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This Thing Called Gold
(November 19, 2011) Gold, with its intrinsic characteristics of brilliance, malleability, and resistance to corrosion, has an allure that affects people unlike anything else found on the periodic table of elements. The blunt question so often asked is: what is gold worth?

Today, in our age of people who play virtual games online, and even pay virtual currency for virtual tools to further their chances at virtual victory and self-aggrandizement, it would seem that the dense yellow element called gold would have a difficult time finding a place in this world. 

Before there was an Internet, and actually before there was anything resembling a modern computer, gold had already been tagged as a "barbarous relic," an ancient, creaking, obsolete memento of monetary times gone by. Up until 1971, when President Nixon cut the ties between the US dollar and gold, the United States was the last nation holding on to a modified gold standard to support its currency. Before 1971, foreign central banks could convert their dollars to gold, or gold to dollars, anytime they felt like it.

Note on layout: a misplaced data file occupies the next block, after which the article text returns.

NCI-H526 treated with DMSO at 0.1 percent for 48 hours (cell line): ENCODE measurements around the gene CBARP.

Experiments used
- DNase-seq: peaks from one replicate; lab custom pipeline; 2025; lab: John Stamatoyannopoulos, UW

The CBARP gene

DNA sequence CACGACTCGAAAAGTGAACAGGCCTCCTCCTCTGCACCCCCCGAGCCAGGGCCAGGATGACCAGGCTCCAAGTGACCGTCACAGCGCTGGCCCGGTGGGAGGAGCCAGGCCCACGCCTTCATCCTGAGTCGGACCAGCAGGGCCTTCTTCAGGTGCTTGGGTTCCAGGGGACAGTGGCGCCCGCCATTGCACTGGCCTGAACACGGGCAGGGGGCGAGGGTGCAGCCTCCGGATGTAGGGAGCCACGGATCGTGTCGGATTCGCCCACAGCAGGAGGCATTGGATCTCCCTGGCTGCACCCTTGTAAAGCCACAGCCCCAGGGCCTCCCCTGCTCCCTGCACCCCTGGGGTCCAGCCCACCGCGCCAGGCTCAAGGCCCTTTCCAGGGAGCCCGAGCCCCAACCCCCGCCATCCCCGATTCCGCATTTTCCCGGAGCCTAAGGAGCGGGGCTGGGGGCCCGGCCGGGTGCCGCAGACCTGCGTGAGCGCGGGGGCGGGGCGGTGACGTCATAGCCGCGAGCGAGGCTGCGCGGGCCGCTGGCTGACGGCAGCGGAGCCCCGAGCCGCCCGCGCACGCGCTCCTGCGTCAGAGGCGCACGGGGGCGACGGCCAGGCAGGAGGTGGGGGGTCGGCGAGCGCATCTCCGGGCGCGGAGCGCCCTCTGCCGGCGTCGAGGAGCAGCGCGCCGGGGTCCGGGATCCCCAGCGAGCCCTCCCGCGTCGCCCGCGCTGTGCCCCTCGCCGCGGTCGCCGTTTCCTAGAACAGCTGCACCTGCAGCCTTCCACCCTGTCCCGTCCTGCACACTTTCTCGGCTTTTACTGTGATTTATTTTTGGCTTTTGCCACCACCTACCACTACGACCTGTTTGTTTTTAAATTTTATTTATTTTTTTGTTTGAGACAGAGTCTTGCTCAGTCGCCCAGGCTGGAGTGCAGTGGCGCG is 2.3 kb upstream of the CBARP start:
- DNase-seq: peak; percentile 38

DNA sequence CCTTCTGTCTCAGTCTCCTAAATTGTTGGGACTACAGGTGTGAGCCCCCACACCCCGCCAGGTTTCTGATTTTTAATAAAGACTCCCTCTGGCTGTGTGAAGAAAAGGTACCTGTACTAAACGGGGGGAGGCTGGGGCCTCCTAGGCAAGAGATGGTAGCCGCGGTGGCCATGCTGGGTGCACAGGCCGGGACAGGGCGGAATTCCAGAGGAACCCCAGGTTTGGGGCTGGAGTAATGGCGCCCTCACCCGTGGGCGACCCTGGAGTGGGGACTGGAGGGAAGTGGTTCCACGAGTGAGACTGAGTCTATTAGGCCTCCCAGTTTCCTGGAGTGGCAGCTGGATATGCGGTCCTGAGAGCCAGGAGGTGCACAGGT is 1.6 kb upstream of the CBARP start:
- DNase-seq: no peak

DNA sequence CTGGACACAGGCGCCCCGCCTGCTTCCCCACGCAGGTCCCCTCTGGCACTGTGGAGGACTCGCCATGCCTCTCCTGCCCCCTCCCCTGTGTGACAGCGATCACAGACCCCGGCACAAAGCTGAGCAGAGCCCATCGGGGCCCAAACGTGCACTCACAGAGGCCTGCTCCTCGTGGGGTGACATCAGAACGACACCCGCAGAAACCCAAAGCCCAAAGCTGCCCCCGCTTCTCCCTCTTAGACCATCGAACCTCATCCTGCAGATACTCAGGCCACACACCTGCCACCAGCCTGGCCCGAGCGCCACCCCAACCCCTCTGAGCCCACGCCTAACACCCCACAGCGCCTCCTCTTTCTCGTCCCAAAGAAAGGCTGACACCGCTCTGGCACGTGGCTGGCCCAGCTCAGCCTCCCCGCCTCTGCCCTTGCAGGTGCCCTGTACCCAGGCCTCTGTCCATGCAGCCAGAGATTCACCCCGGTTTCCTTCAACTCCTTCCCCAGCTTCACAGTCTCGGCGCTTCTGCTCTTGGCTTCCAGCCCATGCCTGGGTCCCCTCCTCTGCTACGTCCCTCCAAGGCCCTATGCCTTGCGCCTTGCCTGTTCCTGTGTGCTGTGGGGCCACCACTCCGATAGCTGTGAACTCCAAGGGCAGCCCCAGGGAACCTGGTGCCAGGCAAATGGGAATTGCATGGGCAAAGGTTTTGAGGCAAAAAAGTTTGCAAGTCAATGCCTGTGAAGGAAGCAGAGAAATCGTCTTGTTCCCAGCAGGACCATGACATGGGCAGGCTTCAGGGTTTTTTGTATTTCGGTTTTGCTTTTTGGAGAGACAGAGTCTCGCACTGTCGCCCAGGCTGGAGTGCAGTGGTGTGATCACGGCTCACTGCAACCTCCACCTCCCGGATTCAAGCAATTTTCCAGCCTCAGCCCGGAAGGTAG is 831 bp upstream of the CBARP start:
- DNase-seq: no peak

When that convertibility came to an end, the dollar went from its decades-long status as ‘cold hard cash’ to being, well, just a paper dollar. Our US Treasury established that our dollar, after some 175 years, was no longer a measure of gold. The dollar became ‘fiat’ money, Today, online game purveyor Zynga does much the same thing, providing a virtual currency ("Zynga Game Cards for in-game currency to buy the items you want") so that its players can acquire virtual "stuff."’

Our Treasury maintains the dollar by monetary and fiscal policy, backed by what is known as the full faith and credit of the US government. Additional apparent strength comes from the substantial presence of our enormous economy, which is supported by the largest military presence on Earth, today or ever.